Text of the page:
third-quarter earnings would've been a fraction of the number reported Wednesday if the company hadn't substantially weakened its protection against bad loans and apparently accelerated revenue recognition.
The Minnetonka, Minn.-based credit card lender posted third-quarter earnings of 70 cents a share. But earnings would've been closer to 20 cents had Metris maintained its previous stance of keeping its loan-loss reserve close to, or above, the level of delinquent credits. The loan loss reserve is the cushion that a lender keeps to protect itself against bad loans.
When asked for comment, Metris spokesman Mike Smith said: "We don't comment to
." Metris shares fell 16 cents Wednesday to $23.87.
Credit card watchers compare the dollar value of the reserve to the dollar value of delinquencies as a way a gauging how conservative a lender is. This metric has taken on increased importance as the economy has slowed and bad loans have started mounting, especially among the borrowers with tainted credit histories that Metris lends to.
In the second quarter, Metris' bad loan reserve of $826 million was equivalent to 98% of delinquencies, slightly below the ratio seen in the previous quarter.
But in the third quarter, that ratio plunged to 90% of delinquencies. The reserve in the quarter was $880 million, compared with delinquencies of $981 million. If the ratio had been maintained at 98%, Metris would have needed to add $80 million to its reserve; all additions to reserves must be subtracted from earnings. After taxes, then, the reserve addition would reduce net income by some $50 million, which is equivalent to 70% of the $70.7 million in net income that Metris reported in the quarter.
I'm Late, I'm Late!
If anything, there seems to be good reason for Metris to increase its reserve. Delinquencies in the third quarter were 8.9% of loans, up from 8.3% in the second quarter. Rival credit card company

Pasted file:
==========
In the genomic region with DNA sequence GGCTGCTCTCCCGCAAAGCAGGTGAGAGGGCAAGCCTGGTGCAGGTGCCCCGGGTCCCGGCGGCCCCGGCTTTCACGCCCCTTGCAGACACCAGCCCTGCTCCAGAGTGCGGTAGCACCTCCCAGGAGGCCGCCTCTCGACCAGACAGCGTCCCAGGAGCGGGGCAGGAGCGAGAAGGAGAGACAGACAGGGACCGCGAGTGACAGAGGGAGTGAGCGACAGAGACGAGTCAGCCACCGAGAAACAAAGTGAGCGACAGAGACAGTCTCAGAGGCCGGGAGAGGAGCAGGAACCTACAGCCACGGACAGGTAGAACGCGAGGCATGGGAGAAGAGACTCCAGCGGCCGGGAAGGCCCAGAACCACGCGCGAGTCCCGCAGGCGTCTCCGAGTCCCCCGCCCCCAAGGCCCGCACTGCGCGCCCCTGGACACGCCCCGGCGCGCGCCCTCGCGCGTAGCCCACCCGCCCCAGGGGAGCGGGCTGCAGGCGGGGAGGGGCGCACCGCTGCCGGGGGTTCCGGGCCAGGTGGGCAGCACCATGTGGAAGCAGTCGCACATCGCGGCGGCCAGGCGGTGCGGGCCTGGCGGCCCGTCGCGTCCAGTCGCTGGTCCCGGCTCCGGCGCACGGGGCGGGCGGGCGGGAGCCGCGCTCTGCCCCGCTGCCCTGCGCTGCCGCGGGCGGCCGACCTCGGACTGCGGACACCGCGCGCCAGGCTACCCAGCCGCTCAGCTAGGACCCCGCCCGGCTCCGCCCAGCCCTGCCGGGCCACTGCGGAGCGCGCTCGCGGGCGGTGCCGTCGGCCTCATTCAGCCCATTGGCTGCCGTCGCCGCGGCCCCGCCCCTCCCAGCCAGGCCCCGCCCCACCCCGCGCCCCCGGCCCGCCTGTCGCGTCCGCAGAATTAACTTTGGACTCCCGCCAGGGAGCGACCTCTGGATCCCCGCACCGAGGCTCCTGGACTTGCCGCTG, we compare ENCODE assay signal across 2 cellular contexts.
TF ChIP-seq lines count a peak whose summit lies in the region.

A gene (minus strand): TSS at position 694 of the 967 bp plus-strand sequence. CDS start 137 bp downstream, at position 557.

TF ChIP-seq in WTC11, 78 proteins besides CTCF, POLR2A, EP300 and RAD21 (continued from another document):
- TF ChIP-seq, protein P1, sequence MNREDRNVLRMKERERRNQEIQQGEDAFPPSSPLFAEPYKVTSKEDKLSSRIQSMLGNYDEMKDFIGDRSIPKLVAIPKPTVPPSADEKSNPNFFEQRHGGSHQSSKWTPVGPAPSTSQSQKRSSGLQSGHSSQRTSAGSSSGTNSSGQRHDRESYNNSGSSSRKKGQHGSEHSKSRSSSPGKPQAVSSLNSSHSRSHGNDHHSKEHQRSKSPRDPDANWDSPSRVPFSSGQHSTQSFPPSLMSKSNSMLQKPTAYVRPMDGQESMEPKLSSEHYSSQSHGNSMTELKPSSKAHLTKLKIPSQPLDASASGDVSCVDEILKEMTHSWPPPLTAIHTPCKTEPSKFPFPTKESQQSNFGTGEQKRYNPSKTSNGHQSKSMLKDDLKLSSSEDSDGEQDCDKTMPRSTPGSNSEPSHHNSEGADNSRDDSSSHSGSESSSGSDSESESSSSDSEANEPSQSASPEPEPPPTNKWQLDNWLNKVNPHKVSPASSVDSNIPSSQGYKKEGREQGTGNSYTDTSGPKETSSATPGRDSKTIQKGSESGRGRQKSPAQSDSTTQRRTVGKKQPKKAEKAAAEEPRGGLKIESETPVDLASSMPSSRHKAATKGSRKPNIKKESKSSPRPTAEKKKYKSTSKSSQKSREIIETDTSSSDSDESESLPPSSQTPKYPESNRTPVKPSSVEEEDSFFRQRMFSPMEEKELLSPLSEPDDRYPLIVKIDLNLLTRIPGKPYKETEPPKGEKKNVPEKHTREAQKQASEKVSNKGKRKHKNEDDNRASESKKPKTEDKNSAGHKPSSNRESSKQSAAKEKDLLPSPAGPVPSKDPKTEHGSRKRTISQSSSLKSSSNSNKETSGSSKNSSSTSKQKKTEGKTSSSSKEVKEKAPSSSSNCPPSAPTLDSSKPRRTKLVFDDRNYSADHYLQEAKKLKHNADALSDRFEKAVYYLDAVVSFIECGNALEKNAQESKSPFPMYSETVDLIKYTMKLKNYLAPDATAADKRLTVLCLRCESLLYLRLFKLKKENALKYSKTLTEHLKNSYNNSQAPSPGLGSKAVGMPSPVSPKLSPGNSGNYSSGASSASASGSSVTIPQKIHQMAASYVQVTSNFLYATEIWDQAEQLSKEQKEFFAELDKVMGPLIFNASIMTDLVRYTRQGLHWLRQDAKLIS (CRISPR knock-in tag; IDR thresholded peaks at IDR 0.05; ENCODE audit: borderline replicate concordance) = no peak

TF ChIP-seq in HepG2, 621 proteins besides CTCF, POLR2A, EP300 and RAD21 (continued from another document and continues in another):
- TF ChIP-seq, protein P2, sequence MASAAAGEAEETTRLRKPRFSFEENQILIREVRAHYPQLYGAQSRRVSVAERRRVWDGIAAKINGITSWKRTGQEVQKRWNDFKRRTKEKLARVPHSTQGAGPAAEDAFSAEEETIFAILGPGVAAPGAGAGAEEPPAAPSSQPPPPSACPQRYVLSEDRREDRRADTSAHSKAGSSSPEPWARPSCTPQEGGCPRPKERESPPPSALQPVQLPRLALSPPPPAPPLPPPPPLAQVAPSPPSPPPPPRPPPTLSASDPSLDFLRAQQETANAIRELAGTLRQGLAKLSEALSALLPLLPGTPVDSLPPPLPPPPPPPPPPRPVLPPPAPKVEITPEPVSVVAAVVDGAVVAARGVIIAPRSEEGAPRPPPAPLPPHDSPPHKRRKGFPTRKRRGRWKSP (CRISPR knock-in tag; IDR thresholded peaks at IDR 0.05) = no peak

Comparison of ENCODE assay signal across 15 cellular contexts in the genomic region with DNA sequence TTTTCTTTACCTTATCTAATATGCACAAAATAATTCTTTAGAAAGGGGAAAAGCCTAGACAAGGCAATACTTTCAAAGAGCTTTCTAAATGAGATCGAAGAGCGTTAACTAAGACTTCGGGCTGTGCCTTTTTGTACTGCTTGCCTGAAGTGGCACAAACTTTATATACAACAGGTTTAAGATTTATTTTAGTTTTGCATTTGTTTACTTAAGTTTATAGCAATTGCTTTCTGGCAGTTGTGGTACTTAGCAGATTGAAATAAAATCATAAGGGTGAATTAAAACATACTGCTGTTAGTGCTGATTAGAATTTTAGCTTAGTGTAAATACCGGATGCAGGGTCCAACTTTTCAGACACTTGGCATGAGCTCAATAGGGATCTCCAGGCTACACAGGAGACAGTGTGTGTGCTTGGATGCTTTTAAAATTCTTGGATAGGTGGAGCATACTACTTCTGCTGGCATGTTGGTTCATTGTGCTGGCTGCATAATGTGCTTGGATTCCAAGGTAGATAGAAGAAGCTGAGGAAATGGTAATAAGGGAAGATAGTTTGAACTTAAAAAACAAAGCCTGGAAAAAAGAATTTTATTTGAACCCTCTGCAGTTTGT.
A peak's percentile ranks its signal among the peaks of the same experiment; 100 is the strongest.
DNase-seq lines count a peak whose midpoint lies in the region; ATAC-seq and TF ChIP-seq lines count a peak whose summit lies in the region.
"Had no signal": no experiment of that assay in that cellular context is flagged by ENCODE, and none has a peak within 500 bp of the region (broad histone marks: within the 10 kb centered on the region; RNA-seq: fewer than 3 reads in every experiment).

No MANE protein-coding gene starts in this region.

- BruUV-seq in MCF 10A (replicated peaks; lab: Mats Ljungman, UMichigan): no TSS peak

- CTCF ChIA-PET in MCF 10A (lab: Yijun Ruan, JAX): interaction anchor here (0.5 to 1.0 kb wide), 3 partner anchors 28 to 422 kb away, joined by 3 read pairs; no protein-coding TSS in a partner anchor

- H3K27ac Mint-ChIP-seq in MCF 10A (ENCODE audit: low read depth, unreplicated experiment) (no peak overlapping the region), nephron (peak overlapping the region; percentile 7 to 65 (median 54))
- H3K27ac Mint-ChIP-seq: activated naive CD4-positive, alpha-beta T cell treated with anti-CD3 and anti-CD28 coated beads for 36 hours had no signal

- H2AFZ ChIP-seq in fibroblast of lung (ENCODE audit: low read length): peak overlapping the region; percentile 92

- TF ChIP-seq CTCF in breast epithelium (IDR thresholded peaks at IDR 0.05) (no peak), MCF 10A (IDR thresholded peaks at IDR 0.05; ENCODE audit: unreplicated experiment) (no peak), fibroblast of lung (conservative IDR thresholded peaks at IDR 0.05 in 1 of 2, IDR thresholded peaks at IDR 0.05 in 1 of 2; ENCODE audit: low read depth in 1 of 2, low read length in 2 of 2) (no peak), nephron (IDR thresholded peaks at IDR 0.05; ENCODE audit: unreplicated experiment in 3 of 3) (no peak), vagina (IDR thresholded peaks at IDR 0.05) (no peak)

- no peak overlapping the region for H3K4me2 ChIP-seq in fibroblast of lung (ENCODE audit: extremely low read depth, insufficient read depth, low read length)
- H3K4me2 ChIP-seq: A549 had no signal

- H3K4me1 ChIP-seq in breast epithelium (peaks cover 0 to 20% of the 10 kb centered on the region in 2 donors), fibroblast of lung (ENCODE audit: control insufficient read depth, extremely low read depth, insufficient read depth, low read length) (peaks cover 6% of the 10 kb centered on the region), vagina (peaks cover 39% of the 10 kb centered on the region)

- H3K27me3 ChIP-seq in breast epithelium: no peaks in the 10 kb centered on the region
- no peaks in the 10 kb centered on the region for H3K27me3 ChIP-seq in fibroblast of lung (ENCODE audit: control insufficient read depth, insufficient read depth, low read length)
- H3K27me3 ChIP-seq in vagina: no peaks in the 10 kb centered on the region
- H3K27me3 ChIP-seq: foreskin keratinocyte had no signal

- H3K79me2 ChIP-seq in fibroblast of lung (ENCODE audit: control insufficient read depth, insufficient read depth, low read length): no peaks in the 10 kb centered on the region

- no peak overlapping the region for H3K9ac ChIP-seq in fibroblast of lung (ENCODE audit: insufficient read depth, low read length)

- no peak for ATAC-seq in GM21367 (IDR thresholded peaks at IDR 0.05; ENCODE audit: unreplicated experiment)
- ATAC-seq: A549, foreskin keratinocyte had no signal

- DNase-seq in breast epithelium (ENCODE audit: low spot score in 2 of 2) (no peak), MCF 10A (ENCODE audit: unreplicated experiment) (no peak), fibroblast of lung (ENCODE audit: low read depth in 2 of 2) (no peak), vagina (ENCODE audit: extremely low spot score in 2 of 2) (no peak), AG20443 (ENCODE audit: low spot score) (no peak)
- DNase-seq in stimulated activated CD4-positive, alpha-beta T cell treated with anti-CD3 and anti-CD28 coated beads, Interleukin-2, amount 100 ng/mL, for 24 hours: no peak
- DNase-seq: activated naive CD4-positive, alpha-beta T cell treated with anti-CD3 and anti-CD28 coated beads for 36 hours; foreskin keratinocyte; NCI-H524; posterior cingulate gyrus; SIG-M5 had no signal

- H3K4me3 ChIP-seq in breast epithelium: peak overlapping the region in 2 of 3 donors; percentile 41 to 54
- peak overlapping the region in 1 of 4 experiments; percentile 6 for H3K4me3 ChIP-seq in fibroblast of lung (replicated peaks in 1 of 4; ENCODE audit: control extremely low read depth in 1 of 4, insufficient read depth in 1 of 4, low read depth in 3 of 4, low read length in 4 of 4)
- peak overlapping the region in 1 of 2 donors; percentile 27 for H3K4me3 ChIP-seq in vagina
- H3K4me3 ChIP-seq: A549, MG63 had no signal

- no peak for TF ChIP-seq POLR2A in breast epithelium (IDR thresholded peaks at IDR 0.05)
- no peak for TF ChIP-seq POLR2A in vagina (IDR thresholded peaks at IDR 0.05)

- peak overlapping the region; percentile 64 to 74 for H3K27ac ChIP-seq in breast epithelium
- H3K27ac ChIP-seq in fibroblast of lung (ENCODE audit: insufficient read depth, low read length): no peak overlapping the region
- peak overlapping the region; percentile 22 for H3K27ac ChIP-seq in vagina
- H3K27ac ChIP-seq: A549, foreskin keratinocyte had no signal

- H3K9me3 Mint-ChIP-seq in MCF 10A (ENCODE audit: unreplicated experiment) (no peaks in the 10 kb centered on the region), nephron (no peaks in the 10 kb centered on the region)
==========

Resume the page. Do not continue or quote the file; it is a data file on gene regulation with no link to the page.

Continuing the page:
has lost 78% of its value in recent weeks due to a worsening in credit quality.
On a Wednesday conference call, a senior Metris executive defended the reserve, saying it was set in line with expected losses. He added that Metris can predict losses better than others because its loans tend to be older.
In addition, Metris appears to have sped up recognition of the high-margin fee revenue that it includes in its so-called enhancement services line. Revenue from enhancement services totaled $86.2 million in the third quarter, 4% above the $82.9 million in the second quarter. What seems to be amiss? In the previous 10 quarters, enhancement services revenue equaled an average of 33% of the previous quarter's deferred income (a balance sheet item that represents money received but not booked as revenue in the income statement). A hefty chunk of the deferred income orignates from the enhancement services business.
But in the third quarter, enhancement services revenue jumped to 41% of the previous quarter's deferred income. Did Metris, fearing that it would miss earnings forecasts, decide to recognize as sales a greater share of its deferred income than before? If the ratio of 33% had been applied to second-quarter deferred income, enhancement services revenue would have been $70 million -- $16 million less than reported. That would mean an additional $10 million hit to net income.
On the call, the Metris executive said a change in the way that Metris books certain enhancement services fees explains the drop in deferred income.
If we subtract from net income both the $50 million gained from reducing the reserve-to-delinquency ratio as well as the $10 million boost to enhancement services revenue, then Metris can be seen to have made only $10 million in the third quarter, or 10 cents a share.
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In keeping with TSC's editorial policy, Peter Eavis doesn't own or short individual stocks. He also doesn't invest in hedge funds or other private investment partnerships.